Moreover, the brand becomes unethical from an animal welfare angle if it uses animal leather.

So, performing one of the mentioned activities is insufficient for a label to be considered sustainable.

It must abide by as many terms as possible to ensure environmental and social sustainability.

What is Greenwashing?

In straightforward terms, greenwashing happens when companies claim they are doing good for the environment (or social justice) while they are not!

According to Wikipedia, “Greenwashing, also called “green sheen,” is a form of marketing spin in which marketing IS deceptively used to persuade the public that an organization’s products, aims, and policies are environmentally friendly.”

Greenwashing in fashion happens through deceptive certifications.

The purpose of certifications in fashion is to build trust between buyers and retailers.

However, for a company to ‘obtain’ one of these certifications, producing a single organic cotton t-shirt is sufficient.

In reality, sustainable fashion certificates are granted to whoever pays for them.

It is a minefield where large corporations amass certificate after certificate.

At the same time, small family labels that cannot afford to pay for certifications are left out and made to look unethical or unsustainable.

There are a few things you can do to ensure the garment you buy is not ‘greenwashed.’

  • Check the certificate issuer – is it an independent or a commercial enterprise?
  • See where the materials in your product are coming from.
  • See if the brand’s philosophy resonates with yours.
  • What is the brand’s view on the future of fashion?
  • Check if the brand is on dedicated vintage clothing and sustainable fashion marketplaces.
  • Finally, ask the brand questions about the materials used and see how open and prompt they are.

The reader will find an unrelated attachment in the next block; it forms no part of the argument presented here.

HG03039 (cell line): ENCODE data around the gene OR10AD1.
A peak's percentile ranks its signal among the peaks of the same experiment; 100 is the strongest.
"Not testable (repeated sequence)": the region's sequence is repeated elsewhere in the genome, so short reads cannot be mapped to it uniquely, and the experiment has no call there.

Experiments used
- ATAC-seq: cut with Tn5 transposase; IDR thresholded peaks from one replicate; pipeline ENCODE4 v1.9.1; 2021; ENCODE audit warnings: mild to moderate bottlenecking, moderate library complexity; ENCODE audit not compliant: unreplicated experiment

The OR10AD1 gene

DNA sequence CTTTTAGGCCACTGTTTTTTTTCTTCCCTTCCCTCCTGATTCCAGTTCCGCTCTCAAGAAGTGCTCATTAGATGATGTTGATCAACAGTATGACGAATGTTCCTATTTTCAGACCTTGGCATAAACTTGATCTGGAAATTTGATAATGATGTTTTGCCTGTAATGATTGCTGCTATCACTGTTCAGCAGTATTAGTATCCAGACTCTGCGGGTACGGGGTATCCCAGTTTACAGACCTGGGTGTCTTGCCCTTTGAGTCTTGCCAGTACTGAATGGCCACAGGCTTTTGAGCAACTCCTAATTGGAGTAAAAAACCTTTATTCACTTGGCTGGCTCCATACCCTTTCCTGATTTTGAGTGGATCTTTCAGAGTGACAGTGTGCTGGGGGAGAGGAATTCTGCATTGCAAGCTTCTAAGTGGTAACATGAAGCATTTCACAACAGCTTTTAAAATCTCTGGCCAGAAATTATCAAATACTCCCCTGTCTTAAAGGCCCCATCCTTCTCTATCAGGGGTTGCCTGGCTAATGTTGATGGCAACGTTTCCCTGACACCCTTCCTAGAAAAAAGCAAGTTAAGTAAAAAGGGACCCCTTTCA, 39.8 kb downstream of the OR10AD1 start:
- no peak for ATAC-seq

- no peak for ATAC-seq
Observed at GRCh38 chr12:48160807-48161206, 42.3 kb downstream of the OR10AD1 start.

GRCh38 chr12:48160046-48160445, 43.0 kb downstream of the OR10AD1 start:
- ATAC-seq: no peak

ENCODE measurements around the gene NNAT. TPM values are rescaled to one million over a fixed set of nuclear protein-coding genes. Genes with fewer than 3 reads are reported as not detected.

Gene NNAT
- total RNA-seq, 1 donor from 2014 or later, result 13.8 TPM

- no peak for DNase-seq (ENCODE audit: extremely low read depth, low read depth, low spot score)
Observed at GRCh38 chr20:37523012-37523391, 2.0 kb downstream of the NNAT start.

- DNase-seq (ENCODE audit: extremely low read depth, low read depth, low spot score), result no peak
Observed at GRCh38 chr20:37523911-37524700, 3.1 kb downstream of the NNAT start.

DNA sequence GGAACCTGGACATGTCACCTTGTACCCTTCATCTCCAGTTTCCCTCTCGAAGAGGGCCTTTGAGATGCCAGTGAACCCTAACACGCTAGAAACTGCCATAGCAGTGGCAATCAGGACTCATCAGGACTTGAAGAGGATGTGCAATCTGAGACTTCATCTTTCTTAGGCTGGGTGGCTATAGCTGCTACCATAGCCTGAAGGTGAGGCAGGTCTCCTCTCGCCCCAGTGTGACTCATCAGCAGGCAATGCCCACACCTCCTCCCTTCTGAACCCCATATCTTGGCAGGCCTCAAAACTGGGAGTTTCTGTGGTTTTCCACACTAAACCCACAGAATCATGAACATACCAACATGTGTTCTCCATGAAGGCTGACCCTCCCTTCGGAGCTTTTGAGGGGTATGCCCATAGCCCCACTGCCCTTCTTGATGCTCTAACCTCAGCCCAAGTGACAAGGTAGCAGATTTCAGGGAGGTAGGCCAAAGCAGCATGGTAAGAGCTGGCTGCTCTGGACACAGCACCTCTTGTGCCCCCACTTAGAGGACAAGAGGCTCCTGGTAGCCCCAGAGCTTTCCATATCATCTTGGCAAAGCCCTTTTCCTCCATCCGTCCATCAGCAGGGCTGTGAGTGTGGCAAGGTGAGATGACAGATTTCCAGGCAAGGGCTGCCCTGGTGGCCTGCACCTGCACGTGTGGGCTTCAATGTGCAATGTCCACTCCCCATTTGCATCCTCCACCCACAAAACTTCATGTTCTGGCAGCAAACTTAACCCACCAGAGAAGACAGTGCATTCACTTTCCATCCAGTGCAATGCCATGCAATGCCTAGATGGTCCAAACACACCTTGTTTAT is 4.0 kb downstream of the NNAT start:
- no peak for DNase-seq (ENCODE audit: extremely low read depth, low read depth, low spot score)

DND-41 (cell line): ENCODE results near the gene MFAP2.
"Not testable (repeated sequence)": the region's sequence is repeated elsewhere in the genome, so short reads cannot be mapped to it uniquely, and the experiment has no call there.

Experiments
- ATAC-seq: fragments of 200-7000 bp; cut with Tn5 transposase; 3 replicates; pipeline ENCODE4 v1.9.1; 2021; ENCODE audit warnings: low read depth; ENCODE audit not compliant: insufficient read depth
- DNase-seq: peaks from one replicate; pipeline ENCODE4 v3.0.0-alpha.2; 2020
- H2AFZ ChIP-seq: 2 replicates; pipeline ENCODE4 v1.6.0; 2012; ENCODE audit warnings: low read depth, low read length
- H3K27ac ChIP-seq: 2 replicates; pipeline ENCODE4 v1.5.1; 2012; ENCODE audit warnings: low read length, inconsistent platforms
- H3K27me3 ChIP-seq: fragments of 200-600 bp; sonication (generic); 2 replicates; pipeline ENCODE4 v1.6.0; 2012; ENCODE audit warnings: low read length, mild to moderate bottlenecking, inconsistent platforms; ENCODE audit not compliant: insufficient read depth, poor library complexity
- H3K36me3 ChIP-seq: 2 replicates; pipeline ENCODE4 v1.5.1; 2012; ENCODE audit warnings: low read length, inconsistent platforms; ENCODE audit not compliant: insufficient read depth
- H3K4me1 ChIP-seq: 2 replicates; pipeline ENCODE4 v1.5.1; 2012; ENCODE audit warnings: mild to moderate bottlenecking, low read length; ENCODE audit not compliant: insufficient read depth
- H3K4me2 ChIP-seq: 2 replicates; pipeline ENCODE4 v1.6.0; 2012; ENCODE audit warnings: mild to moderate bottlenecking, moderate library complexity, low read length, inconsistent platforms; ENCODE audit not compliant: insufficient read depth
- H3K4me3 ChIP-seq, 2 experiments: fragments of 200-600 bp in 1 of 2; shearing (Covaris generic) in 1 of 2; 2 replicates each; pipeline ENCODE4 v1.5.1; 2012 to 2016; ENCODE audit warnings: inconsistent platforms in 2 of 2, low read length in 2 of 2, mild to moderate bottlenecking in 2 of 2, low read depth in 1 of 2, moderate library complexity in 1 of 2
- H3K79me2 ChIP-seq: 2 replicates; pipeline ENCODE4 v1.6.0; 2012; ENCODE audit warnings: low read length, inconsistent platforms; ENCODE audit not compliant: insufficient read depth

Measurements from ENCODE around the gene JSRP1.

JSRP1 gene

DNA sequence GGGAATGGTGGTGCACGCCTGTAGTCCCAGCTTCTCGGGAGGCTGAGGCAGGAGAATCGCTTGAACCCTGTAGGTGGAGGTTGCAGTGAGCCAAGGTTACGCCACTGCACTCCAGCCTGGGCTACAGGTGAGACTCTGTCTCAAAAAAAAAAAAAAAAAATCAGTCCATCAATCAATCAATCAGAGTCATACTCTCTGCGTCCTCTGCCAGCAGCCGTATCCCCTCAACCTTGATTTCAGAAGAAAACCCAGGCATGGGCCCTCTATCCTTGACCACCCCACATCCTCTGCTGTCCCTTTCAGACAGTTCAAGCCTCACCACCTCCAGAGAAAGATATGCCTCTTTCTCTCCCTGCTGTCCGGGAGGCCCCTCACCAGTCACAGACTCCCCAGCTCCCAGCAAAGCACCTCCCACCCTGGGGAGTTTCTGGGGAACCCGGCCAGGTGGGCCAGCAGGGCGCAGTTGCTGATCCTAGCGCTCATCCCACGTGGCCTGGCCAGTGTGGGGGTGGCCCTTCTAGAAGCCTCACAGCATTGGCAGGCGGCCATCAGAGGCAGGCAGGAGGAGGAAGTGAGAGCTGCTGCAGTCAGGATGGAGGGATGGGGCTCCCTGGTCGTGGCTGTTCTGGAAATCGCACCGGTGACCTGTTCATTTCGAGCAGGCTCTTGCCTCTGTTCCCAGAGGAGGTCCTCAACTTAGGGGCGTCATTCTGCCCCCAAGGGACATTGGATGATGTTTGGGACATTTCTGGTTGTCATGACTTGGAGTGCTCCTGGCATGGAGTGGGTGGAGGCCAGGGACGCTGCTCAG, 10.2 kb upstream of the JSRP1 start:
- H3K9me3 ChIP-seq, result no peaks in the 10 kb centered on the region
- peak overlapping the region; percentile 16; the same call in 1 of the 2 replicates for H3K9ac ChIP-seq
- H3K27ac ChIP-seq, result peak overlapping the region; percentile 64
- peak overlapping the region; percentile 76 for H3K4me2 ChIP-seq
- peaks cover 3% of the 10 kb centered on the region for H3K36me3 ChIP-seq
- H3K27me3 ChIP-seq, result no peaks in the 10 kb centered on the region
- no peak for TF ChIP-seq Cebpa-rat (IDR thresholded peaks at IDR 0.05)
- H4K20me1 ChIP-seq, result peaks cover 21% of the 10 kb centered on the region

• If you don’t get an answer, that’s a bad sign, no matter how many sustainable certificates they have.

Is There Hope for a More Sustainable Future in Fashion?

The fashion industry can be produced sustainably – via organic materials, biodegradable dyes, and engineering patterns that create zero waste.

But regardless of how many sustainable materials we use, shopping behaviors must also change to address social and environmental concerns.

The fashion industry is still elevating its social and environmental standards, and you can help by shifting towards a green, eco-friendly, and sustainable wardrobe.

What Can I Do for Sustainable Fashion?

The primary role of sustainable fashion is to be aware of fashion consumption’s environmental impact.

By now, you should be familiar with the most famous examples of sustainable fashion: ethical, slow, vegan, eco-friendly, fair trade, recycled, upcycled, etc.

You also learned the best ten sustainable fashion companies right now, brands you can trust and support.

As you keep exploring and shopping, ensure the brands you’re buying from are minimizing their negative impact on the environment while improving the working conditions of their people.

Check if the label is sustainable; just because they sell vegan handbags or vegan leather jackets, it does not mean it is also eco-friendly.

Increase the lifespan of your clothing and accessories by repairing, remaking, upcycling, and reusing your products.

Buy from sustainable clothing companies that respect biodiversity, the ecosystem, and the natural resources of this planet.

From brands that use carbon dioxide-free and renewable energy sources, such as wind, solar, and ocean, at every stage of the manufacturing and recycling processes.

In summary…

With a carbon footprint accounting for over 10% of global greenhouse gas emissions, it’s no secret that the fashion industry is destroying the environment.

A change is needed, from creating more awareness towards sustainable fashion practices to taking an active role in making a change.

Fortunately, positive changes in the fashion landscape are happening: more ethical brands, customers demanding sustainable clothing brands, and even a dedicated, ethical clothing search engine.

Sustainable fashion focuses on clothing designed, manufactured, distributed, and used in environmentally friendly ways.

To support sustainable fashion, you should:

  • Purchase locally-made clothes from factories run on renewable energy or clothes made with low-impact, natural, and organic materials, recycled, up-cycled, from deadstock materials, eco-friendly dyes, and/or zero- or low-waste designs.